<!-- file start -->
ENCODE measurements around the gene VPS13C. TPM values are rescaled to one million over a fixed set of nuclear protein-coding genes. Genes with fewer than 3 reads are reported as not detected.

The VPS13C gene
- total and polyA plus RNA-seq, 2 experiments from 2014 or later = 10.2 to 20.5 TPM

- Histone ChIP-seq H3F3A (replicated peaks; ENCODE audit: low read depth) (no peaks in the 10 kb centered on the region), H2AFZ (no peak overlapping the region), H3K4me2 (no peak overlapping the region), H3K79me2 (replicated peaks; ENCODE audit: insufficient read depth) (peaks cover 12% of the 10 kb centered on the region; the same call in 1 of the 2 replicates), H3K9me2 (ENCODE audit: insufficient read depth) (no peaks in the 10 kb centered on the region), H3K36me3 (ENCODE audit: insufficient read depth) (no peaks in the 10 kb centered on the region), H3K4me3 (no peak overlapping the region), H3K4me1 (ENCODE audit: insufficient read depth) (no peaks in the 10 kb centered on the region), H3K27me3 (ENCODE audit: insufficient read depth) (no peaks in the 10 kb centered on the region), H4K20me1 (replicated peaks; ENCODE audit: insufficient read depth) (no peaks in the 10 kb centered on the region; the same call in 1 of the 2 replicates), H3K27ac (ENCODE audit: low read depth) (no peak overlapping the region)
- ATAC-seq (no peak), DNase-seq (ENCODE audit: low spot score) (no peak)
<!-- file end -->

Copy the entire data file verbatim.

ENCODE measurements around the gene VPS13C. TPM values are rescaled to one million over a fixed set of nuclear protein-coding genes. Genes with fewer than 3 reads are reported as not detected.

The VPS13C gene
- total and polyA plus RNA-seq, 2 experiments from 2014 or later = 10.2 to 20.5 TPM

- Histone ChIP-seq H3F3A (replicated peaks; ENCODE audit: low read depth) (no peaks in the 10 kb centered on the region), H2AFZ (no peak overlapping the region), H3K4me2 (no peak overlapping the region), H3K79me2 (replicated peaks; ENCODE audit: insufficient read depth) (peaks cover 12% of the 10 kb centered on the region; the same call in 1 of the 2 replicates), H3K9me2 (ENCODE audit: insufficient read depth) (no peaks in the 10 kb centered on the region), H3K36me3 (ENCODE audit: insufficient read depth) (no peaks in the 10 kb centered on the region), H3K4me3 (no peak overlapping the region), H3K4me1 (ENCODE audit: insufficient read depth) (no peaks in the 10 kb centered on the region), H3K27me3 (ENCODE audit: insufficient read depth) (no peaks in the 10 kb centered on the region), H4K20me1 (replicated peaks; ENCODE audit: insufficient read depth) (no peaks in the 10 kb centered on the region; the same call in 1 of the 2 replicates), H3K27ac (ENCODE audit: low read depth) (no peak overlapping the region)
- ATAC-seq (no peak), DNase-seq (ENCODE audit: low spot score) (no peak)